Back to blog

Conservation tip: prioritize organic over local for a caprese salad

caprese

A yummy caprese salad. Local: good. Organic: Better. Local and Organic: Best

We’ve all been there. You missed the weekend farmer’s market and are standing at the supermarket salivating for a caprese salad trying to decide between locally-grown non-organic tomatoes and the organic tomatoes shipped from some far-off place. Which one do you grab?

Well, new research from the University of Wales (academic citation, Guardian article) suggests that in general, the food miles are actually a minor portion of the total ecological footprint of food. In the study of a basket of foods in Cardiff, transport amounted to only 2% of the total environmental cost. Growing conditions, packaging and processing made up the bulk of the impact. In fact, a separate article in the same journal shows that local food systems actually have slightly higher carbon emissions!

This contradicts the claimed benefits of the 100-mile diet. The 100 mile diet is clearly aspirational for most Americans. If you live in California, its a reasonable goal. But if you’re in Minnesota, just how appetizing is a six month diet of turnips and cabbage? And what is the benefit of all that suffering if there aren’t carbon savings? Hmm. Maybe the organic asparagus in February is not the Beelzebub of the fridge.

Adding fuel to the fire is the border-on-protectionist proposal by the UK Soil Association (the certification agency for UK organics) to strip the organic label from foreign produced certified organic goods that are flown in. It’s bad enough that the world’s poor farmers get dinged with high tax bills, but without the support of consumers, now it seems they’ll have little incentive to make the push to organic, which is a shame.

So, to return to the original dilemma, I’ll let you decide which tomatoes are best, and just inspire you with a caprese recipe.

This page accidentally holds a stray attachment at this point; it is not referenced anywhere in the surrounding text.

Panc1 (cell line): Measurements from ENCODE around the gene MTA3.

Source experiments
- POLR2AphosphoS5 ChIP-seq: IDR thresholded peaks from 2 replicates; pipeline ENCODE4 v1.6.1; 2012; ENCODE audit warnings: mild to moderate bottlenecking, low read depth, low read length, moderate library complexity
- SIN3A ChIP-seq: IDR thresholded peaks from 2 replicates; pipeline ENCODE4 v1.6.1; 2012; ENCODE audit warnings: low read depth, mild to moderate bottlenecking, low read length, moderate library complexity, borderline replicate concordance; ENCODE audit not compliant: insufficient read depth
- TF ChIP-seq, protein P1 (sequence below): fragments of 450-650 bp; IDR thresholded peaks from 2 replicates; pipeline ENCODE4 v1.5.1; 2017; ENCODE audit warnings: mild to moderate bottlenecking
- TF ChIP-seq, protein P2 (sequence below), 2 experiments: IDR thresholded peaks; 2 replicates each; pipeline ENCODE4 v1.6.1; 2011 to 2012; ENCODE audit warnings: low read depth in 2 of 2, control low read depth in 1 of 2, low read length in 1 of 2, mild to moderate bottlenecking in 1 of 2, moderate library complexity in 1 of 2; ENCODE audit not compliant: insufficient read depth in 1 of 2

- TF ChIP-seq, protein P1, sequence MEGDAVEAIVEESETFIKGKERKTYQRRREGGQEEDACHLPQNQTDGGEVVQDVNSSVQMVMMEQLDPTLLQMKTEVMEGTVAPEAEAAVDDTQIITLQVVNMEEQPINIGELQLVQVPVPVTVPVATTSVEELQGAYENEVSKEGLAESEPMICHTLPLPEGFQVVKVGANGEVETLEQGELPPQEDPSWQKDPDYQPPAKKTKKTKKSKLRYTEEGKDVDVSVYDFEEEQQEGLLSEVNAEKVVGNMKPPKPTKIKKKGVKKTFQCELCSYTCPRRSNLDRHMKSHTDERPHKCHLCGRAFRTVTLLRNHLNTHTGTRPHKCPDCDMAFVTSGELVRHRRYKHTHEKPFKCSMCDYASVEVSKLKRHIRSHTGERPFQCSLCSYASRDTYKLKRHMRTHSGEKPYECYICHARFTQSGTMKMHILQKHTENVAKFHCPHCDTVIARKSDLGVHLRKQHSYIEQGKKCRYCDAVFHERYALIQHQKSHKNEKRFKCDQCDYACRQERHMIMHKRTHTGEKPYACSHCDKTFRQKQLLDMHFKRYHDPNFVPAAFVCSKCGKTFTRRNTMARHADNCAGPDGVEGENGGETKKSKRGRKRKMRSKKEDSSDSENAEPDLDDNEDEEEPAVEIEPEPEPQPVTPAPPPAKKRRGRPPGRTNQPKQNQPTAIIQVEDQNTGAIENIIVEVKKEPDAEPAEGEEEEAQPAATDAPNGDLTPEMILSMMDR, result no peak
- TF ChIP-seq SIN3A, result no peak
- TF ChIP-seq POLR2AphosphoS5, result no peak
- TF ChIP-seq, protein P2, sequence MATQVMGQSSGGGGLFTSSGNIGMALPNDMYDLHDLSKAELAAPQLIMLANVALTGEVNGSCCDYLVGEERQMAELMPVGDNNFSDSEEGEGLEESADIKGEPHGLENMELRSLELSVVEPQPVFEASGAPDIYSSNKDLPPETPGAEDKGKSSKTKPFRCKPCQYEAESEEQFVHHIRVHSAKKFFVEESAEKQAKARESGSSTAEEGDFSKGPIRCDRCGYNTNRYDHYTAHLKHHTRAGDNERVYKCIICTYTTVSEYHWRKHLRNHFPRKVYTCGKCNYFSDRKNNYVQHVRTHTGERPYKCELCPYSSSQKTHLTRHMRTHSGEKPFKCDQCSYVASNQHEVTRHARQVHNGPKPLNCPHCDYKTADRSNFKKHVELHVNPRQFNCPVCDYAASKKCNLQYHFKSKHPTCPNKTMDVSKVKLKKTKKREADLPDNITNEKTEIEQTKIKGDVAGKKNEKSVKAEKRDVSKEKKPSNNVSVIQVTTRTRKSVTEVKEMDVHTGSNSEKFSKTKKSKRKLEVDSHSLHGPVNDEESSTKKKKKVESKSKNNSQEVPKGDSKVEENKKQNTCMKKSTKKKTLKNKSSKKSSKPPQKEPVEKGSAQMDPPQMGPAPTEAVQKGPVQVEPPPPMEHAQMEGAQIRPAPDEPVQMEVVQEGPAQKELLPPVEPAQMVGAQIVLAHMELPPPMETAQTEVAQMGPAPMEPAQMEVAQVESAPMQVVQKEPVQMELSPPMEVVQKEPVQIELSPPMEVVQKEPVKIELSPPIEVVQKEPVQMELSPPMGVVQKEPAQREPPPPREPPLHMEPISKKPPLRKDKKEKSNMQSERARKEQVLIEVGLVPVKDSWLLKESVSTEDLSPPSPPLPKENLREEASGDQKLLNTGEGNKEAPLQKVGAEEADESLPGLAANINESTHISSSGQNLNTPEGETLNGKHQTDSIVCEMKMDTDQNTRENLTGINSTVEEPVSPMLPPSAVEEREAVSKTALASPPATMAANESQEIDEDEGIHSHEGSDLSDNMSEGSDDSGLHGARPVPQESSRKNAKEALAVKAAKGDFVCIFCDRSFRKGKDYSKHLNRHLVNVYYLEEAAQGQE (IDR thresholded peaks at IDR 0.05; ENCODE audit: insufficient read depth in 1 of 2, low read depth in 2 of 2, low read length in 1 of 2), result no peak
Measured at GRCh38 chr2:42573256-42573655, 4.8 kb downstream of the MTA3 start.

Ingredients: (serves 4)

2 lbs tomatos (see discussion above)
1 lb fresh mozzerella (don’t go for the packaged stuff)
Handful of fresh basil or arugula
Olive oil for drizzling
Salt and Pepper to taste

Directions:

  1. Cut the tomatoes and cheese into chunky slices about half an inch thick.
  2. On a large platter, start alternating slices of cheese, basil, and tomato. Bonus points for designs that replicate the TerraPass logo.
  3. Drizzle with olive oil, sprinkle with salt and freshly ground black pepper.

Tips:

  • Don’t skimp on the quality of the olive oil. A good spicy one like Trader Joe’s Estate Grown Organic is well worth your time here.
  • Don’t skimp on the cheese. Fresh only!
  • If you’re using wild arugula be careful — some varieties are nuclear hot. Taste first.
  • If you use arugula rather than basil, consider sprinkling some oregano on as well.
Stay in Touch

Never Miss a Thing

Subscribe to the Newsletter

The TerraPass Newsletter keeps you informed about important developments in the fight against climate change. Sign up and help.

Thanks for subscribing!

Follow us on Twitter

We are taking #climateaction seriously, and we offer #droughtsolutions to the Bay Area. http://t.co/lejPxg7R7C #wwweek #savewater


Follow us on Facebook